Court rules that the Food and Drug Administration acted unlawfully allowing sodium thiopental into the country


A US appeals court has ruled that the Food and Drug Administration was wrong to allow an unapproved drug to be imported to carry out executions by lethal injection.

In a case brought by death row inmates in Tennessee, Arizona and California, a three-judge panel for the District of Columbia agreed with a previous ruling barring the FDA from allowing imports of sodium thiopental. The panel also reversed another part of the previous order to allow state correctional departments to keep stocks of the drug they currently have. The FDA said it was reviewing the decision.

Sodium thiopental is a fast-acting general anaesthetic and when administered in a massive dose results in unconsciousness. In some states, the drug is used as part of a lethal three-drug cocktail, while in others it is the sole agent used in executions. It currently lacks approved status in the US, meaning states import their supplies.

The case stems from a February 2011 lawsuit brought against the FDA by death row inmates challenging its authority to allow imports of unapproved sodium thiopental. Among other arguments, the FDA claimed a legal justification called ‘enforcement discretion’, which allows it to import drugs approved overseas but not in the US in order to combat domestic shortages of medically necessary drugs. But the panel said in July that the FDA can counteract a drug shortage in other ways, such as asking other firms to increase production and expediting review of regulatory submissions.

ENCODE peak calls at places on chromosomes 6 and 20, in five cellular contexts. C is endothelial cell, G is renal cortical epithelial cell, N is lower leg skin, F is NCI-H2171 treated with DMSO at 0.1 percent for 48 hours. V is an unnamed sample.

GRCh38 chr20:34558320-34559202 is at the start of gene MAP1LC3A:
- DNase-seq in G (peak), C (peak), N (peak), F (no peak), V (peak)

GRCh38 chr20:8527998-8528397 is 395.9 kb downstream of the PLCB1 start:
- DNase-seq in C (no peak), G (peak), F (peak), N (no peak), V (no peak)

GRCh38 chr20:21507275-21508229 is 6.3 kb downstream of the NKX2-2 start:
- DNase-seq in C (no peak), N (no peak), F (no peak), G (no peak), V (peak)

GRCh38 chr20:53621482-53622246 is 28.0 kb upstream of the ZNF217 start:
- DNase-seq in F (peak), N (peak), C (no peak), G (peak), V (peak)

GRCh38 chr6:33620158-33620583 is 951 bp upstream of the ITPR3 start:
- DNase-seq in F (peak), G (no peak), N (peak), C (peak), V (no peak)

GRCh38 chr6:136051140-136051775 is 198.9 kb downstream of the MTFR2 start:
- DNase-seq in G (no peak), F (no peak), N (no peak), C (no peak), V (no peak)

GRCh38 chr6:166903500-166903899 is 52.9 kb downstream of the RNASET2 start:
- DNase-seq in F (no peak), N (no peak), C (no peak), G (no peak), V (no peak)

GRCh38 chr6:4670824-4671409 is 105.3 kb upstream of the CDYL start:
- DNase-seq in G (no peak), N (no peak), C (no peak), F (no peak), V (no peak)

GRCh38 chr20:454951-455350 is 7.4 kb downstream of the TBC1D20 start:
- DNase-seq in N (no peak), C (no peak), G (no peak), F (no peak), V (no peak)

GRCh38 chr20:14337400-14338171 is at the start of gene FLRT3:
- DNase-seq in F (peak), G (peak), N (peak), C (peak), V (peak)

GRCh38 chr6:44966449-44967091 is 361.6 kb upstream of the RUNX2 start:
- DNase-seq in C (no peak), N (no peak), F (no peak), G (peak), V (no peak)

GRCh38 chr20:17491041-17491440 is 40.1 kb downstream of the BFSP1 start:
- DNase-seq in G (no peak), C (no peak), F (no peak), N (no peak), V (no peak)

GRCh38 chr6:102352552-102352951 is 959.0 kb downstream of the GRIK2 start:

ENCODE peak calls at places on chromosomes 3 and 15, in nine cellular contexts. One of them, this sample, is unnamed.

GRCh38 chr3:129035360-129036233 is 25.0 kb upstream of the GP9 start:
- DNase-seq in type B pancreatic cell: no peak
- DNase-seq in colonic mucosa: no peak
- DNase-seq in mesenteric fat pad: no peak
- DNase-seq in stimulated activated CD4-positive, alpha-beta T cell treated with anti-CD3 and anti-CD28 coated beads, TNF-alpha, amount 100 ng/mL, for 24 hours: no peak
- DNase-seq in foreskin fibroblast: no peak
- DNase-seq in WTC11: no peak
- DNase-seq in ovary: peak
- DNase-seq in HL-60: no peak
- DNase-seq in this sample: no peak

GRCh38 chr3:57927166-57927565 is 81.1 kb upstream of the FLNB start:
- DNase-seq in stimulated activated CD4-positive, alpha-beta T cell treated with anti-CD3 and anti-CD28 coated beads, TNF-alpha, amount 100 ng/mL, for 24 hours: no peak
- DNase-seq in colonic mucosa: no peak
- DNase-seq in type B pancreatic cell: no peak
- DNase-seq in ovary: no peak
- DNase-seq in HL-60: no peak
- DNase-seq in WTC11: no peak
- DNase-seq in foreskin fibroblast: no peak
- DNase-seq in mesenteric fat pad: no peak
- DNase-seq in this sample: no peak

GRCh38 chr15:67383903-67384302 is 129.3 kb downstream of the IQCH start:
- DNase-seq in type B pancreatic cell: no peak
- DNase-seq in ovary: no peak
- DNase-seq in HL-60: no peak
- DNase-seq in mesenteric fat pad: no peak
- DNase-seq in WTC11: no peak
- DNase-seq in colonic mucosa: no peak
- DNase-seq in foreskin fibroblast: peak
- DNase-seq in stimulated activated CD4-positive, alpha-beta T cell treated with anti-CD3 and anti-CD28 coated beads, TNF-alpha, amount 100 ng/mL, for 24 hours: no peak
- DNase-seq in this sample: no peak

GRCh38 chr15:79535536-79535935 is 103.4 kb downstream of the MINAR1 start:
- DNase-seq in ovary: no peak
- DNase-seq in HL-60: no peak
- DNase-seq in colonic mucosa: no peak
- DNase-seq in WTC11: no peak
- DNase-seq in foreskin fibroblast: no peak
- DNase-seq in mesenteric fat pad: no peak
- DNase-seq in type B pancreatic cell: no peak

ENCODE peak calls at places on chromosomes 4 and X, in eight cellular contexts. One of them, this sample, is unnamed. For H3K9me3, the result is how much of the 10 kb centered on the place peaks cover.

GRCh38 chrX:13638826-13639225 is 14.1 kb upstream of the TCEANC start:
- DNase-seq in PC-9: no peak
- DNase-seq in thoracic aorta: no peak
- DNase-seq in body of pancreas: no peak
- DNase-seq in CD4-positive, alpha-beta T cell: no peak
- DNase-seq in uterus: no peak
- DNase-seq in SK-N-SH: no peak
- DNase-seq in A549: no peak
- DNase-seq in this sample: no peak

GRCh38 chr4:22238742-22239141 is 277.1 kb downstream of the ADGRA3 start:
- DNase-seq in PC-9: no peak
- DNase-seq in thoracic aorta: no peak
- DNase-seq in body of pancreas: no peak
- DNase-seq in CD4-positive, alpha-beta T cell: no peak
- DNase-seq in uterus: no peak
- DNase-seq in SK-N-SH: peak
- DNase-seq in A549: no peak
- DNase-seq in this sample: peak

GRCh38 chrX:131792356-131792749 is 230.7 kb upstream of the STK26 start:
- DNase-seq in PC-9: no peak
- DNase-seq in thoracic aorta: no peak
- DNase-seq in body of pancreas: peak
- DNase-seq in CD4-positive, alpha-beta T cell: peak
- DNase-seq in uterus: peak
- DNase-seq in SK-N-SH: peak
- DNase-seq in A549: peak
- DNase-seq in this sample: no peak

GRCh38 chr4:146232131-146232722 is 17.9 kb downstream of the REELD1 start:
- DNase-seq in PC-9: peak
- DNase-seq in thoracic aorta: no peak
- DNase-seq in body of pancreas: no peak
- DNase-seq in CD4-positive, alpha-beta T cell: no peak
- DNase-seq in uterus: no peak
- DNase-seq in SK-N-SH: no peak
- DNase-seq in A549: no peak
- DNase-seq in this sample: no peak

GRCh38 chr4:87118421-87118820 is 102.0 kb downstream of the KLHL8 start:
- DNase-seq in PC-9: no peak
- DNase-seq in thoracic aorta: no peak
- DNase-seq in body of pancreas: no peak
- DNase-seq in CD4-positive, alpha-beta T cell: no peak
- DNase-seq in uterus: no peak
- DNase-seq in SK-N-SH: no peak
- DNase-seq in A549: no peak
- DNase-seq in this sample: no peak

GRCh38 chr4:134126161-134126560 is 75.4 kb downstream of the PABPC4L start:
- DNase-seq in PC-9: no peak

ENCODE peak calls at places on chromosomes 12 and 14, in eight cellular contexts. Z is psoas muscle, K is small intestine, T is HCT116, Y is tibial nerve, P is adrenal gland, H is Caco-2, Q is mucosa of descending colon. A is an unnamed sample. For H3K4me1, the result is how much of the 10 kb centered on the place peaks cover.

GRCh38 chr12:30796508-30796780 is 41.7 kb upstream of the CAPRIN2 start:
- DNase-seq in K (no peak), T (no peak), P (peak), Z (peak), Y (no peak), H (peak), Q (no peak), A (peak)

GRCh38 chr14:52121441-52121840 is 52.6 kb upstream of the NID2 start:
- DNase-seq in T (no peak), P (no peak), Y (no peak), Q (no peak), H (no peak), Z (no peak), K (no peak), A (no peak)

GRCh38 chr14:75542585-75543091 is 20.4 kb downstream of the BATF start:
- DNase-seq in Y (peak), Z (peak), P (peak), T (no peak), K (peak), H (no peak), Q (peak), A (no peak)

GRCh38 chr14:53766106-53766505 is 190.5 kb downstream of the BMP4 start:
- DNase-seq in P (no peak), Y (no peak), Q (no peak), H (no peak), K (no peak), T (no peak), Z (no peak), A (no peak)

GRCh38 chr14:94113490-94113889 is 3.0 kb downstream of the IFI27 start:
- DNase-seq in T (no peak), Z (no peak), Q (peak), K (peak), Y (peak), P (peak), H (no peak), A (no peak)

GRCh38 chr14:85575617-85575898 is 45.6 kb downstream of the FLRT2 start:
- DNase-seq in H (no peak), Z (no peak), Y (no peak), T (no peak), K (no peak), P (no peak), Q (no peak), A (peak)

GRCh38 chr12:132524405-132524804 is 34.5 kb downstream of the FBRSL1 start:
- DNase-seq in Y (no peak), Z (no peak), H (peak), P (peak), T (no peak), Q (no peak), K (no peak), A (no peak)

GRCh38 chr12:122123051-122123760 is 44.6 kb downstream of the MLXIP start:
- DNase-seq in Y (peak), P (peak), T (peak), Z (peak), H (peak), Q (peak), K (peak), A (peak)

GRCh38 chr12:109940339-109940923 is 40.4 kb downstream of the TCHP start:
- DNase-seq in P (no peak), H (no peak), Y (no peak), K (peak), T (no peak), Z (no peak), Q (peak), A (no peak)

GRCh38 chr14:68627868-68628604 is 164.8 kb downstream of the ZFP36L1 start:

The ruling probably does mean the end of the use of sodium thiopental for executions in the US, although no lethal injection in the past two years has used this drug, says Richard Dieter, executive director of the Death Penalty Information Center. ‘The ruling was not aimed at this particular drug, but rather requires the FDA to inspect and approve any imported drug. All states carrying out lethal injections have turned to pentobarbital, but it, too, has manufacturing roots outside of this country.’

‘The decision is a blow to FDA on several fronts,’ writes Kurt Karst, a director at law firm Hyman, Phelps & McNamara, in Washington D.C, and it may have a huge effect in the context of drug shortages. ‘The court squarely addressed FDA’s concerns and rejected its arguments ruling that it had other alternatives, such as allowing domestically manufactured unapproved drugs to be sold to alleviate drug shortages,’ he adds.